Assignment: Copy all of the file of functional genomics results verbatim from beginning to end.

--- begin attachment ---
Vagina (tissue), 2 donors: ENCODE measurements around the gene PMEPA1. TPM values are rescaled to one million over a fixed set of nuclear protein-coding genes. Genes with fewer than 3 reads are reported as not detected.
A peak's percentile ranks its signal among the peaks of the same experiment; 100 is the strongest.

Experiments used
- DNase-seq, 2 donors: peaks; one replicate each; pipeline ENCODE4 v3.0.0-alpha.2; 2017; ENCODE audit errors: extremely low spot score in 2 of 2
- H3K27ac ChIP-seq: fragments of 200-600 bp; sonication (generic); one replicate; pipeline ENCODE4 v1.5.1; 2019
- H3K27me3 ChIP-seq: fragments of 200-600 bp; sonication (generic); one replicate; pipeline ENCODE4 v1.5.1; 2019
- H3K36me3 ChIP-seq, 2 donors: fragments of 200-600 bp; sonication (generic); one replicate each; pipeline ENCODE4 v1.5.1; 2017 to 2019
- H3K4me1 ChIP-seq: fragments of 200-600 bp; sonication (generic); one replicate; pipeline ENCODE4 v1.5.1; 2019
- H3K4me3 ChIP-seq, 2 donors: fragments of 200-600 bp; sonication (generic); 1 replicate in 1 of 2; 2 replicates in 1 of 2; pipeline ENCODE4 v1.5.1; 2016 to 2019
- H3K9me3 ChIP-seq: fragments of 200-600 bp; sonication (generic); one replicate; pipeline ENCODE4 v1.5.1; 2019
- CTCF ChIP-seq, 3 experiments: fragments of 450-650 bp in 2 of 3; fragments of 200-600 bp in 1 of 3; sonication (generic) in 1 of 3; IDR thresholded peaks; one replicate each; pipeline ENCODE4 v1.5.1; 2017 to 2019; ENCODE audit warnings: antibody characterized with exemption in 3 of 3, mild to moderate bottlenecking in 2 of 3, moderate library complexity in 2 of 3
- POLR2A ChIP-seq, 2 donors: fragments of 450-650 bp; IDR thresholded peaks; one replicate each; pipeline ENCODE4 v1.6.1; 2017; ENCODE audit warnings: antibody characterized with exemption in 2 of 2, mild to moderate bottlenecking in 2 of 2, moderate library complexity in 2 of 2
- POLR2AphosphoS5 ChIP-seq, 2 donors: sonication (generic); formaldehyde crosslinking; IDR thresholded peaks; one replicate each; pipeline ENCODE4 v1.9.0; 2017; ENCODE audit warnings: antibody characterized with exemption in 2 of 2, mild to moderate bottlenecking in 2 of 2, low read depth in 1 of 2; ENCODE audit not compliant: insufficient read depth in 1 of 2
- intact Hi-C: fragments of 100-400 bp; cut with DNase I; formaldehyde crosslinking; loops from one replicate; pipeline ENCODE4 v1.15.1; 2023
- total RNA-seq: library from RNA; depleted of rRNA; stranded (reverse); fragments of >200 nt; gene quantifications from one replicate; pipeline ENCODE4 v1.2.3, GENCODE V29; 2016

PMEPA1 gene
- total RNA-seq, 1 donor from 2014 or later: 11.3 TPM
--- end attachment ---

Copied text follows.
Vagina (tissue), 2 donors: ENCODE measurements around the gene PMEPA1. TPM values are rescaled to one million over a fixed set of nuclear protein-coding genes. Genes with fewer than 3 reads are reported as not detected.
A peak's percentile ranks its signal among the peaks of the same experiment; 100 is the strongest.

Experiments used
- DNase-seq, 2 donors: peaks; one replicate each; pipeline ENCODE4 v3.0.0-alpha.2; 2017; ENCODE audit errors: extremely low spot score in 2 of 2
- H3K27ac ChIP-seq: fragments of 200-600 bp; sonication (generic); one replicate; pipeline ENCODE4 v1.5.1; 2019
- H3K27me3 ChIP-seq: fragments of 200-600 bp; sonication (generic); one replicate; pipeline ENCODE4 v1.5.1; 2019
- H3K36me3 ChIP-seq, 2 donors: fragments of 200-600 bp; sonication (generic); one replicate each; pipeline ENCODE4 v1.5.1; 2017 to 2019
- H3K4me1 ChIP-seq: fragments of 200-600 bp; sonication (generic); one replicate; pipeline ENCODE4 v1.5.1; 2019
- H3K4me3 ChIP-seq, 2 donors: fragments of 200-600 bp; sonication (generic); 1 replicate in 1 of 2; 2 replicates in 1 of 2; pipeline ENCODE4 v1.5.1; 2016 to 2019
- H3K9me3 ChIP-seq: fragments of 200-600 bp; sonication (generic); one replicate; pipeline ENCODE4 v1.5.1; 2019
- CTCF ChIP-seq, 3 experiments: fragments of 450-650 bp in 2 of 3; fragments of 200-600 bp in 1 of 3; sonication (generic) in 1 of 3; IDR thresholded peaks; one replicate each; pipeline ENCODE4 v1.5.1; 2017 to 2019; ENCODE audit warnings: antibody characterized with exemption in 3 of 3, mild to moderate bottlenecking in 2 of 3, moderate library complexity in 2 of 3
- POLR2A ChIP-seq, 2 donors: fragments of 450-650 bp; IDR thresholded peaks; one replicate each; pipeline ENCODE4 v1.6.1; 2017; ENCODE audit warnings: antibody characterized with exemption in 2 of 2, mild to moderate bottlenecking in 2 of 2, moderate library complexity in 2 of 2
- POLR2AphosphoS5 ChIP-seq, 2 donors: sonication (generic); formaldehyde crosslinking; IDR thresholded peaks; one replicate each; pipeline ENCODE4 v1.9.0; 2017; ENCODE audit warnings: antibody characterized with exemption in 2 of 2, mild to moderate bottlenecking in 2 of 2, low read depth in 1 of 2; ENCODE audit not compliant: insufficient read depth in 1 of 2
- intact Hi-C: fragments of 100-400 bp; cut with DNase I; formaldehyde crosslinking; loops from one replicate; pipeline ENCODE4 v1.15.1; 2023
- total RNA-seq: library from RNA; depleted of rRNA; stranded (reverse); fragments of >200 nt; gene quantifications from one replicate; pipeline ENCODE4 v1.2.3, GENCODE V29; 2016

PMEPA1 gene
- total RNA-seq, 1 donor from 2014 or later: 11.3 TPM